The Information Age has long since passed; now we live in the age of ideas, of emotions. Ubiquitous information and knowledge shared online have changed the game. Simply presenting a rational argument for why a consumer should think about buying a product doesn’t work anymore. So advertisers have turned to emotions to attract consumers.
Consider, for example, this 2003 Hummer ad that tells women if they buy a Hummer H2 they can “threaten men in a whole new way.”
Another Hummer ad suggests women should “slip into something a little more metal.” Drawing on the femme fatale’s seduction line, “let me slip into something more comfortable,” the ad suggests both comfort, sex, and safety with the hint at metal armor. Price, value, or mileage and all those other rational reasons to buy a vehicle are nowhere in the pitch.
The emotional message—you can be sexy and safe, even in a big city—worked. A quarter of H2 owners were women, compared to less than five percent of those who drove Hummer H1s.
Sex doesn’t necessarily imply love, of course. But as a deep emotion, that’s what advertisers are looking for; they want you to love their brand or a product and be loyal to them beyond reason.
Sure, extraordinary performance has to be there along with trust and respect. But in the end, it’s an emotional connection created by the six persuasion shortcuts that matter.
Apple, Hallmark, Budweiser, Coca-Cola, among a few notable others, have successfully created emotional connections. But advertisers have played on emotions (and sometimes disregarded reality) since time immemorial.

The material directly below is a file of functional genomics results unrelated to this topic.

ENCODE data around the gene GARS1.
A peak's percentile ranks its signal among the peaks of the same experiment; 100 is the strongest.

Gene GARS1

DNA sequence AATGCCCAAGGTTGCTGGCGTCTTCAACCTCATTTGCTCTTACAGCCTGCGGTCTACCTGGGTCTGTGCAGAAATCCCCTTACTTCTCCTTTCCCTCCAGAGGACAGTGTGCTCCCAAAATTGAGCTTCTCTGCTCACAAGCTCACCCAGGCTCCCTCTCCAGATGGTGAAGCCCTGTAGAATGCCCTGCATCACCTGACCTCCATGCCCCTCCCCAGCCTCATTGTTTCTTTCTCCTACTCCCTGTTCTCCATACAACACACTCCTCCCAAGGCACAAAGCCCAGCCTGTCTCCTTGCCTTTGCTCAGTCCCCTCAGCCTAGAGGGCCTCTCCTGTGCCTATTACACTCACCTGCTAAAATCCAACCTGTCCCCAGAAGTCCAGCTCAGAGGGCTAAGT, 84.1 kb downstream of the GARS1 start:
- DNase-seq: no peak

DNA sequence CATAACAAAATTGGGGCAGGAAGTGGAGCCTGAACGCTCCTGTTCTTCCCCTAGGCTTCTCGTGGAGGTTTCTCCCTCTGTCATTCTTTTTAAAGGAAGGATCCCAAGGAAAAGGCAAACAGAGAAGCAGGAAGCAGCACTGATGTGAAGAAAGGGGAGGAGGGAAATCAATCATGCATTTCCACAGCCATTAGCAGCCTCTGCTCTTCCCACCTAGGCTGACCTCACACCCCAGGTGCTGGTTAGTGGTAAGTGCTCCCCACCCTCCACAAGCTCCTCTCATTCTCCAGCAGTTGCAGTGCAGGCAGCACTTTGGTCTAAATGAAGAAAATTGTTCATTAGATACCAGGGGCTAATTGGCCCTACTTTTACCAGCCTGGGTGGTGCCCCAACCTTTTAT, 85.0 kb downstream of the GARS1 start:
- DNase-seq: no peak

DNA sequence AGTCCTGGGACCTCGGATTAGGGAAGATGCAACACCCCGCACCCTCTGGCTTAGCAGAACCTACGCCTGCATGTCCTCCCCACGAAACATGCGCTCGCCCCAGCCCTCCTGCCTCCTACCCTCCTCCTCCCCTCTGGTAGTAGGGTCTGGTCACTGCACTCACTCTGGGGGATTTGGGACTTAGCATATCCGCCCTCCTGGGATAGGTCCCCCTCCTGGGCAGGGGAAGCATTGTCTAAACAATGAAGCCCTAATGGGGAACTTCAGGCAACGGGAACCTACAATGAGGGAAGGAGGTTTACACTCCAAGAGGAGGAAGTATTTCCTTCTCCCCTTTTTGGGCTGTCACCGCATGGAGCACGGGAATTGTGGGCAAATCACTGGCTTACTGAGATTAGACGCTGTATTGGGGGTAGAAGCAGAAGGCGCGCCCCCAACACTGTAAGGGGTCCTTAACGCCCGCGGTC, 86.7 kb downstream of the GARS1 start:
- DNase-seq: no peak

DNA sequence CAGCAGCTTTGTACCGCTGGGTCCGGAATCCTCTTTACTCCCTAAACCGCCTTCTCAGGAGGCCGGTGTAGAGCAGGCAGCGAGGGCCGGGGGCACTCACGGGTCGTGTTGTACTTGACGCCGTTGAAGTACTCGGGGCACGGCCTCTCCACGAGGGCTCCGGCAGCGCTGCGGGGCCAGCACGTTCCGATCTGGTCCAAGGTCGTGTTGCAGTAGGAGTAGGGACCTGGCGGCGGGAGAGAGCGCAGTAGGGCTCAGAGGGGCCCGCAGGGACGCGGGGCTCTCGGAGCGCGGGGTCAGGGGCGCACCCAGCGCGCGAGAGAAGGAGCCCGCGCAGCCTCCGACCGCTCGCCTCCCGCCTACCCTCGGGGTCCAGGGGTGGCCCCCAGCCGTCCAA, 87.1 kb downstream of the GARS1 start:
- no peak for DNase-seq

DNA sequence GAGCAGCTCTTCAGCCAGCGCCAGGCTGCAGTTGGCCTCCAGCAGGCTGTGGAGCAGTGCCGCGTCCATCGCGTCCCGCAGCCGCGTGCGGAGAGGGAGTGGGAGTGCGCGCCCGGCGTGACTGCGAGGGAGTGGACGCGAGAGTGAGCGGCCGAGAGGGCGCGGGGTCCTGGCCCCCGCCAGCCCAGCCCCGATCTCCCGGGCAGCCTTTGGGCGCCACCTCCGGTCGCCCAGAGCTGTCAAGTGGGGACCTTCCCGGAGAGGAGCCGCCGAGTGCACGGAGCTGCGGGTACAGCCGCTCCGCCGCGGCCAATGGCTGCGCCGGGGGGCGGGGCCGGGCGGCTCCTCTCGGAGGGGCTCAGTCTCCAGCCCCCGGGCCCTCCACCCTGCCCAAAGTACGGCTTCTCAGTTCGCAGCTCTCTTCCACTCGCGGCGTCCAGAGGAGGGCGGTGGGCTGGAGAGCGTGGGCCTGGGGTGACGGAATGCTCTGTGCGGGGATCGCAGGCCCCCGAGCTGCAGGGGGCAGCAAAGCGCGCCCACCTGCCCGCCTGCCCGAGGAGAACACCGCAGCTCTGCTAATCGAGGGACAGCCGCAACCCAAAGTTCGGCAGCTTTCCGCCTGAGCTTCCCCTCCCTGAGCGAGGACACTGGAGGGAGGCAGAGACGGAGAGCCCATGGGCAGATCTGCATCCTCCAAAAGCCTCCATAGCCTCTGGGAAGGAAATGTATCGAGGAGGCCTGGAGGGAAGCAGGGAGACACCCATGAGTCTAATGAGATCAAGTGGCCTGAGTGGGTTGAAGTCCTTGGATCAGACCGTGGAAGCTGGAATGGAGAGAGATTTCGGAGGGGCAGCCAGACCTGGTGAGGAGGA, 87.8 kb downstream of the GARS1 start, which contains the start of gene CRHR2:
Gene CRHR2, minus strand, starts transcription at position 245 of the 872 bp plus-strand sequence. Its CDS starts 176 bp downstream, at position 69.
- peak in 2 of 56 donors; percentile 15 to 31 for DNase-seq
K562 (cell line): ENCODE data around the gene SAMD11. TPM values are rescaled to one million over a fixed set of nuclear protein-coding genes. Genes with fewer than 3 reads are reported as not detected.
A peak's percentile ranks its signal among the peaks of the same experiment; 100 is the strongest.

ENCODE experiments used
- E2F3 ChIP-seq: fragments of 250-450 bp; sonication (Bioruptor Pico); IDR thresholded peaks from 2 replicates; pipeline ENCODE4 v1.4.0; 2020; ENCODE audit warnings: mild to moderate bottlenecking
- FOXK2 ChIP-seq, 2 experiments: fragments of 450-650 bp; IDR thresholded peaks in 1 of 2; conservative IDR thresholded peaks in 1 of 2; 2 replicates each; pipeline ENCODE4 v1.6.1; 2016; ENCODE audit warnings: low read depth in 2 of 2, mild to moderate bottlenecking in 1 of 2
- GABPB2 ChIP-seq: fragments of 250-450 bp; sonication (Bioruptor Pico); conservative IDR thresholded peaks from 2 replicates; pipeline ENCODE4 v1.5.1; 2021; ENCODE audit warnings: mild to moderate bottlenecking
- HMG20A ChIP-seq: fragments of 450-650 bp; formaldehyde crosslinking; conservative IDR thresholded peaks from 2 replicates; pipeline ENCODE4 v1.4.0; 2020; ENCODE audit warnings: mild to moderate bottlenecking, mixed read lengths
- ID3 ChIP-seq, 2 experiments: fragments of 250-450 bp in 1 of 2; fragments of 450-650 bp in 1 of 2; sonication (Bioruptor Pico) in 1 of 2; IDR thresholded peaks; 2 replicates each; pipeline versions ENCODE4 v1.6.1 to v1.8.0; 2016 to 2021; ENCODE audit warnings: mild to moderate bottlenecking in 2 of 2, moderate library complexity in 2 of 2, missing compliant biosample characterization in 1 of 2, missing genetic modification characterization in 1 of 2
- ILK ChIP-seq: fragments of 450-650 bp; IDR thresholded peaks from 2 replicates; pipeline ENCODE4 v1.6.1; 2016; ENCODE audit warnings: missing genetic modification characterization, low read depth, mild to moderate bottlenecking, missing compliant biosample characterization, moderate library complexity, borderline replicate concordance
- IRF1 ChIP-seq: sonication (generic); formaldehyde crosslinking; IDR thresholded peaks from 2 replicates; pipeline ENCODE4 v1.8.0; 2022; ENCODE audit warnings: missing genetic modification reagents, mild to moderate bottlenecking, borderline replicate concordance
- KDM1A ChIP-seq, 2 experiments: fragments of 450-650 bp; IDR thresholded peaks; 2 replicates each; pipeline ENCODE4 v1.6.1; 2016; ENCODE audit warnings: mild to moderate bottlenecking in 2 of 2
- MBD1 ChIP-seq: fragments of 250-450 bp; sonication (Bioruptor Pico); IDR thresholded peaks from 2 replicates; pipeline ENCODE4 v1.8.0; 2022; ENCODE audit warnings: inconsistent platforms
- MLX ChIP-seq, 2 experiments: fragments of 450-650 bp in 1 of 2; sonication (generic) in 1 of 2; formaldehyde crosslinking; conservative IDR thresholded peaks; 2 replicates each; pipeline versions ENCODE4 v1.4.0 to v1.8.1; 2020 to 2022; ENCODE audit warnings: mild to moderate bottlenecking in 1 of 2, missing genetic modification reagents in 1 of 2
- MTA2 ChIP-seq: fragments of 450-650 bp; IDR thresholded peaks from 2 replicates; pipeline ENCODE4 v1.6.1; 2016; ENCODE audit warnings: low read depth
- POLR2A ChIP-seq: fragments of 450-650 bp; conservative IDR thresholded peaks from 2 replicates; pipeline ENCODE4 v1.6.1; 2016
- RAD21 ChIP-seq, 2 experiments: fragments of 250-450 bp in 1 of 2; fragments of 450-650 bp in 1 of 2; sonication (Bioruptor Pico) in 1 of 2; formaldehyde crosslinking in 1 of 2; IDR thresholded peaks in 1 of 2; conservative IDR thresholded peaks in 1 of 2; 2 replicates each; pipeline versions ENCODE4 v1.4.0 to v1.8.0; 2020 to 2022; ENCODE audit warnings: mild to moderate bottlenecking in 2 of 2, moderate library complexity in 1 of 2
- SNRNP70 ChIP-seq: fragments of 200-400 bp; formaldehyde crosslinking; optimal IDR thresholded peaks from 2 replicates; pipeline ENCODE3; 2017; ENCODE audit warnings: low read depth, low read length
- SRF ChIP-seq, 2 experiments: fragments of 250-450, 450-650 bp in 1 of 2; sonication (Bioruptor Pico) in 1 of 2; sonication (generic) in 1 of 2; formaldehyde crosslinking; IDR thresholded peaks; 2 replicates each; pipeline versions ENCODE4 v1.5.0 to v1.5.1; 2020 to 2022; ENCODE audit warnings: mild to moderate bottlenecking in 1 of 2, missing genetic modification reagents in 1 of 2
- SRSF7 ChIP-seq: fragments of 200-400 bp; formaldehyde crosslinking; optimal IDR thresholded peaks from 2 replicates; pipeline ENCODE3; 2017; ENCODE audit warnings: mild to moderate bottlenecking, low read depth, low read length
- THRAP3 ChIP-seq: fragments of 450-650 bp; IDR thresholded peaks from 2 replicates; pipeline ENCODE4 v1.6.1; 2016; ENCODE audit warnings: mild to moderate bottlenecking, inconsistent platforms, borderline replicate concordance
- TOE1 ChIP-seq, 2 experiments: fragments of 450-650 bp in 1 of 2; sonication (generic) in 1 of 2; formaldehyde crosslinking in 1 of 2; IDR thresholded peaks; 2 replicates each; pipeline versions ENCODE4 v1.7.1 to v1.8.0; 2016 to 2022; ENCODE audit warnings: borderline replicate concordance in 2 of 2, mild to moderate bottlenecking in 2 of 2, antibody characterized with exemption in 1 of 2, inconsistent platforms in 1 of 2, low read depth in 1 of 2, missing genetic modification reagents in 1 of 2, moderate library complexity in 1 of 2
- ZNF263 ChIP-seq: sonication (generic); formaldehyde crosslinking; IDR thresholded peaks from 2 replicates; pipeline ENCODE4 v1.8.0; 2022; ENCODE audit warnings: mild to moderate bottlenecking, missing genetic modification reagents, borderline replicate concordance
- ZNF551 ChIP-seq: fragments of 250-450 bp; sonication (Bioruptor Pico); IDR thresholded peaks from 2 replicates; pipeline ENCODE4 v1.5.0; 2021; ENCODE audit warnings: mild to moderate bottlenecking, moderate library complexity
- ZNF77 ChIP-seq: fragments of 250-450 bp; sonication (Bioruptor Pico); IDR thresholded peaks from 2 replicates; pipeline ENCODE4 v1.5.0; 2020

“Thousands of stout persons have testified to the wonderful results obtained….From every degree of obesity they have gone down to natural weight and proportions via the Dainty-Form route”
The reducing craze of the early 1920s, pitched entirely to women predominantly in popular Hollywood fan magazines, promised they would be happier, more attractive, and more successful. Some went so far as to shame and humiliate readers if they were “corpulent.”
Before that time, ads offered information and tips for healthy eating. But “the democratization of desire and the cult of the new,” as described by historian William Leach in Land of Desire: Merchants, Power, and the Rise of a New American Culture, made an appeal to emotions through dissatisfaction and self-consciousness a workable new influencing strategy.
The reducing ads seldom mentioned Hollywood stars, but the association and authority was implied by placement in fan magazines where the stars’ lives and appearances were discussed. They were ideal figures (literally and figuratively), living proof, and examples of success.
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